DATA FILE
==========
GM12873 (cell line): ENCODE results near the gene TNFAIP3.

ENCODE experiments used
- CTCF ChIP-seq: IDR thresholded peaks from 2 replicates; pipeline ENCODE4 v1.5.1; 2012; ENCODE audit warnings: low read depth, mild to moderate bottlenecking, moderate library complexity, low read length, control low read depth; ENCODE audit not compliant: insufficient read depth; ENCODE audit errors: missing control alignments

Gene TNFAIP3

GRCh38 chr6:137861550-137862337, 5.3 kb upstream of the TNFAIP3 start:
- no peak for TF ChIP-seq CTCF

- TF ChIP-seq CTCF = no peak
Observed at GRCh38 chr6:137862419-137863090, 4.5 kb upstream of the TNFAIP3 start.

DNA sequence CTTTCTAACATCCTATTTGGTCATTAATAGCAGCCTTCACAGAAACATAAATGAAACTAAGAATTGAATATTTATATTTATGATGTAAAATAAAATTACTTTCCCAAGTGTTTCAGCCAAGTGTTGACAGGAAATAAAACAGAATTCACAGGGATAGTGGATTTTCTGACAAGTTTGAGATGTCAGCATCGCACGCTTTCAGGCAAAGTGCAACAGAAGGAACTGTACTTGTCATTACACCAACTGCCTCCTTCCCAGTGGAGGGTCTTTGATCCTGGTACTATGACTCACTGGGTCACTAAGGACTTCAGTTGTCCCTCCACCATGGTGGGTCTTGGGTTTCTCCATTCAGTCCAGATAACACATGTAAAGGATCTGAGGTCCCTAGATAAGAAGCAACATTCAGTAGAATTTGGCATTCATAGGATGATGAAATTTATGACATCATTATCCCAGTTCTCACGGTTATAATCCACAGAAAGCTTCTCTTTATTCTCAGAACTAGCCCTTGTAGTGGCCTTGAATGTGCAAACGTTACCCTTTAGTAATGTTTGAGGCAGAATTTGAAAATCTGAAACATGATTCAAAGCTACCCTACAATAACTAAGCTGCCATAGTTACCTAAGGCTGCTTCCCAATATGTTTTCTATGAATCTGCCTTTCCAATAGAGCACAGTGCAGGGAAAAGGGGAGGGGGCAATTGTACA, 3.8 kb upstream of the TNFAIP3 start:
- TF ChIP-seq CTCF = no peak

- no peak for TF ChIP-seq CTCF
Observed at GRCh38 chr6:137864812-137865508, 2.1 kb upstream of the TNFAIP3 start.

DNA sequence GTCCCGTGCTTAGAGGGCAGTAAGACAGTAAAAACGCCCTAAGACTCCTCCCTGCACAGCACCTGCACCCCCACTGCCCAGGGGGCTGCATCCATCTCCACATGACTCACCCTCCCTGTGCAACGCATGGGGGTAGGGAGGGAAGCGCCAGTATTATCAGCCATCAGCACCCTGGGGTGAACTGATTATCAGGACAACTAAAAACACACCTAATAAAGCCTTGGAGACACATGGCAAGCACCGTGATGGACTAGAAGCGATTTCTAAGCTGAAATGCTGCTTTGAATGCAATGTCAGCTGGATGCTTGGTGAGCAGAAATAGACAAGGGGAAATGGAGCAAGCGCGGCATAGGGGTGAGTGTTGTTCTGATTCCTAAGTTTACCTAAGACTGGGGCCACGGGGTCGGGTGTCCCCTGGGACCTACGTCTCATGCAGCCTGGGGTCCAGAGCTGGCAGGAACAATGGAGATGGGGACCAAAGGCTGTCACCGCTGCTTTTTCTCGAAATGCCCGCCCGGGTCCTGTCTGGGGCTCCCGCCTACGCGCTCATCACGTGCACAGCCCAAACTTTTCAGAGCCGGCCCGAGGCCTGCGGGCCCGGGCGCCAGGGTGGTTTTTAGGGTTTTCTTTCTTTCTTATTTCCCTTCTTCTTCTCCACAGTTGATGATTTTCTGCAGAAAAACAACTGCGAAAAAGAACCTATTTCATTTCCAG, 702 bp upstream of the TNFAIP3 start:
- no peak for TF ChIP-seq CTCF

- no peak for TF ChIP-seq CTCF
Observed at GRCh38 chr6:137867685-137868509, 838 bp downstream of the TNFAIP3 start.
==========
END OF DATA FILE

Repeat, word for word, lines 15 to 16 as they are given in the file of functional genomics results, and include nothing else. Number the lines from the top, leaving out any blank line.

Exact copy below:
- no peak for TF ChIP-seq CTCF
Observed at GRCh38 chr6:137867685-137868509, 838 bp downstream of the TNFAIP3 start.